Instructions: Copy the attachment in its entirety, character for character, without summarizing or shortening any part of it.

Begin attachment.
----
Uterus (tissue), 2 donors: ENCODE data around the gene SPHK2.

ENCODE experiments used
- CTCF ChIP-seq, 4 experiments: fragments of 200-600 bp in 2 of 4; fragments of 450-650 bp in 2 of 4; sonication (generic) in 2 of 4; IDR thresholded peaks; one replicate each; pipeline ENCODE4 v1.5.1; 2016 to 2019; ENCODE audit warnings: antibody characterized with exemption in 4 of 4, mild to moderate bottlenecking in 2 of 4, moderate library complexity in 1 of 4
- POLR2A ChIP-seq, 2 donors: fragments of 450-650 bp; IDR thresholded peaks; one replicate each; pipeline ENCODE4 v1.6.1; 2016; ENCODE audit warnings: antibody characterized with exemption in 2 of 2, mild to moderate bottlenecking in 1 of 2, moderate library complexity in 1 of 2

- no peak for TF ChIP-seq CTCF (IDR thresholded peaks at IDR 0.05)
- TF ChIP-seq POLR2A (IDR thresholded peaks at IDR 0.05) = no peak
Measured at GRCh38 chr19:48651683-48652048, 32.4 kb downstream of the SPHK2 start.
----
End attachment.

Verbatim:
Uterus (tissue), 2 donors: ENCODE data around the gene SPHK2.

ENCODE experiments used
- CTCF ChIP-seq, 4 experiments: fragments of 200-600 bp in 2 of 4; fragments of 450-650 bp in 2 of 4; sonication (generic) in 2 of 4; IDR thresholded peaks; one replicate each; pipeline ENCODE4 v1.5.1; 2016 to 2019; ENCODE audit warnings: antibody characterized with exemption in 4 of 4, mild to moderate bottlenecking in 2 of 4, moderate library complexity in 1 of 4
- POLR2A ChIP-seq, 2 donors: fragments of 450-650 bp; IDR thresholded peaks; one replicate each; pipeline ENCODE4 v1.6.1; 2016; ENCODE audit warnings: antibody characterized with exemption in 2 of 2, mild to moderate bottlenecking in 1 of 2, moderate library complexity in 1 of 2

- no peak for TF ChIP-seq CTCF (IDR thresholded peaks at IDR 0.05)
- TF ChIP-seq POLR2A (IDR thresholded peaks at IDR 0.05) = no peak
Measured at GRCh38 chr19:48651683-48652048, 32.4 kb downstream of the SPHK2 start.